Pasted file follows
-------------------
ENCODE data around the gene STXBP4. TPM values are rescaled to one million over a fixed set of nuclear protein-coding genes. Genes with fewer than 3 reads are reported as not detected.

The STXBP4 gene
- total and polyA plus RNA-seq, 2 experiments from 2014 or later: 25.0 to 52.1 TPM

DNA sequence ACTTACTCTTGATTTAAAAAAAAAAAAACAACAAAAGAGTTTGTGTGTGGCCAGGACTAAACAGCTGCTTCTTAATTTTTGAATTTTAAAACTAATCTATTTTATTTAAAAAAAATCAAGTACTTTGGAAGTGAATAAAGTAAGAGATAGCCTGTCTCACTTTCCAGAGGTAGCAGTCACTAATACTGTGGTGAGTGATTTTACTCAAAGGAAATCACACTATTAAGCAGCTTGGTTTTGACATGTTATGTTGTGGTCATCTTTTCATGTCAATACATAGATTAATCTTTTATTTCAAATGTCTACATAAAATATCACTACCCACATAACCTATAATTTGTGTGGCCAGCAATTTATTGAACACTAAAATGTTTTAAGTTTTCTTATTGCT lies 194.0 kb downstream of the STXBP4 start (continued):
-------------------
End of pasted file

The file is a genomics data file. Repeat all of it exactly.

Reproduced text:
ENCODE data around the gene STXBP4. TPM values are rescaled to one million over a fixed set of nuclear protein-coding genes. Genes with fewer than 3 reads are reported as not detected.

The STXBP4 gene
- total and polyA plus RNA-seq, 2 experiments from 2014 or later: 25.0 to 52.1 TPM

DNA sequence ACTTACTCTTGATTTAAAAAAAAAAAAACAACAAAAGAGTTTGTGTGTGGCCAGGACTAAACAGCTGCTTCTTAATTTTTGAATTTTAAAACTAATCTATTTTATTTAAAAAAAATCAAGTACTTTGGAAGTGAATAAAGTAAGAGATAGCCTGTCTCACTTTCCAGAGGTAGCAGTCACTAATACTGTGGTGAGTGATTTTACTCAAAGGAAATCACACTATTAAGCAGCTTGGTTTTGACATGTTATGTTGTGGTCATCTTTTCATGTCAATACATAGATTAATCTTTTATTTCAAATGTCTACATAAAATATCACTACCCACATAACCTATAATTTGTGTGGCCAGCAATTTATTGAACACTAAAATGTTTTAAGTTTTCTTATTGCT lies 194.0 kb downstream of the STXBP4 start (continued):